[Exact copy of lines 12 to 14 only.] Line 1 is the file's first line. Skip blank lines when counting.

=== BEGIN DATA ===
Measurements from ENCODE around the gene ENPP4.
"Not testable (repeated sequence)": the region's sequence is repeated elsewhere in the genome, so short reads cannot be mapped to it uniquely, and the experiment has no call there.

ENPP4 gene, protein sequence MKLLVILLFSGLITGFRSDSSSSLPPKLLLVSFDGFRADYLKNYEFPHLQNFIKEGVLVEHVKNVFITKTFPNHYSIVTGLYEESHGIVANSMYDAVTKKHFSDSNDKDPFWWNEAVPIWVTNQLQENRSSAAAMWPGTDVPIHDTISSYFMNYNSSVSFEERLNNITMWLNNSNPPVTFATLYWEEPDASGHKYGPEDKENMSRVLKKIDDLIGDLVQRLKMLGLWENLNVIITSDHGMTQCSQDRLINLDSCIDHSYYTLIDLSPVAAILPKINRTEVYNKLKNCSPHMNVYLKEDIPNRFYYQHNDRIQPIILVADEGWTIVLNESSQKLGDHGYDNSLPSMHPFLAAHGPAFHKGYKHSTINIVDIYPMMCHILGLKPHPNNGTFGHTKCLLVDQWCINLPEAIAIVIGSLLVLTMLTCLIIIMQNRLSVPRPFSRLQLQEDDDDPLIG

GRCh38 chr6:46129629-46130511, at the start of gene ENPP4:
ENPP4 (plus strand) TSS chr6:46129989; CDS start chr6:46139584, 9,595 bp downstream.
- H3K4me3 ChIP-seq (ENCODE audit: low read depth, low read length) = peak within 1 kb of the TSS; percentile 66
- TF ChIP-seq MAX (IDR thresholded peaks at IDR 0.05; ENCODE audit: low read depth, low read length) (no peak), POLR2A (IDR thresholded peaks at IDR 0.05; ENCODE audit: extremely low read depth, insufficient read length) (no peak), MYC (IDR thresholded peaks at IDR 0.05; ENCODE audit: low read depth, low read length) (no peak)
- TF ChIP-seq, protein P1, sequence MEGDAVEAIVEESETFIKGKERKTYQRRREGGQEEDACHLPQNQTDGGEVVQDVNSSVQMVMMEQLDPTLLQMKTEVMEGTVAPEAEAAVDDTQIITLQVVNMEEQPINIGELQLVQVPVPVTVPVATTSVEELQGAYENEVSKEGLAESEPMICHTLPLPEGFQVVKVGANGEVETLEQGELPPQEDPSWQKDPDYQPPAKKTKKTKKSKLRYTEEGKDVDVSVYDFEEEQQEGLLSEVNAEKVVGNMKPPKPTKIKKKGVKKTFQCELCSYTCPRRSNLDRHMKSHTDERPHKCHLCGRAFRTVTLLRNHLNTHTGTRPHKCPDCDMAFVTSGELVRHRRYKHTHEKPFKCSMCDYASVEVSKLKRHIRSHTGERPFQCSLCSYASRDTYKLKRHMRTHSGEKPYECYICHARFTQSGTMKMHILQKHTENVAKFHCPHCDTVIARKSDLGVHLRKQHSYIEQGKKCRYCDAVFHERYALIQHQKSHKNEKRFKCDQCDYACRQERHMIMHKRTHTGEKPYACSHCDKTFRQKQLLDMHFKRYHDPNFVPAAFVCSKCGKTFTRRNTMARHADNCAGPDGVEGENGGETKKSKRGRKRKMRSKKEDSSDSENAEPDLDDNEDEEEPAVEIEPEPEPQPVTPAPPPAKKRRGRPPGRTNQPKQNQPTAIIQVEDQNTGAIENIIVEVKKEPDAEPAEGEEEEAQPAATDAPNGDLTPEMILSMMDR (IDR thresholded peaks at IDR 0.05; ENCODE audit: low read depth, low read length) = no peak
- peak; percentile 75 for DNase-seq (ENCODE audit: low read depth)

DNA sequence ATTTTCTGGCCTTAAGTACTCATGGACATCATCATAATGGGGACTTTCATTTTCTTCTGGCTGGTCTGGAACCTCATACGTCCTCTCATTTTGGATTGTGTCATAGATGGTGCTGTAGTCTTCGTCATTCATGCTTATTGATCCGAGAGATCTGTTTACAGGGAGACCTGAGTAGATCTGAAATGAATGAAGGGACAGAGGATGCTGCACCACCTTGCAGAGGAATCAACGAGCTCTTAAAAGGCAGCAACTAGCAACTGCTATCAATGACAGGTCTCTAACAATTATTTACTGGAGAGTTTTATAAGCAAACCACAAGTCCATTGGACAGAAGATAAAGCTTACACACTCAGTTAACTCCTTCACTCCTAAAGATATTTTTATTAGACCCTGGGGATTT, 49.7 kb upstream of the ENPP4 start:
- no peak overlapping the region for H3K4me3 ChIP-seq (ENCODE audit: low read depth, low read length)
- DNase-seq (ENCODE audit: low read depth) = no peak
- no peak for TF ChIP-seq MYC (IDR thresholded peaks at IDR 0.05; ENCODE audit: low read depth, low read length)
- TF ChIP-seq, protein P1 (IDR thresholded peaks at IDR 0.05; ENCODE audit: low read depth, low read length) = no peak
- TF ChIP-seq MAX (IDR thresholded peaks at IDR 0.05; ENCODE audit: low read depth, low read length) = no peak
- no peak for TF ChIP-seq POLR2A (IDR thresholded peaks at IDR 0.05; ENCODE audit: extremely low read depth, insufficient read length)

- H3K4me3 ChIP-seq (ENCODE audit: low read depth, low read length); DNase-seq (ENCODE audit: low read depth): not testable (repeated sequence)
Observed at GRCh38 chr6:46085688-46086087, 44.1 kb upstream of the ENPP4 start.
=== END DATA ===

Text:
- DNase-seq (ENCODE audit: low read depth) = no peak
- no peak for TF ChIP-seq MYC (IDR thresholded peaks at IDR 0.05; ENCODE audit: low read depth, low read length)
- TF ChIP-seq, protein P1 (IDR thresholded peaks at IDR 0.05; ENCODE audit: low read depth, low read length) = no peak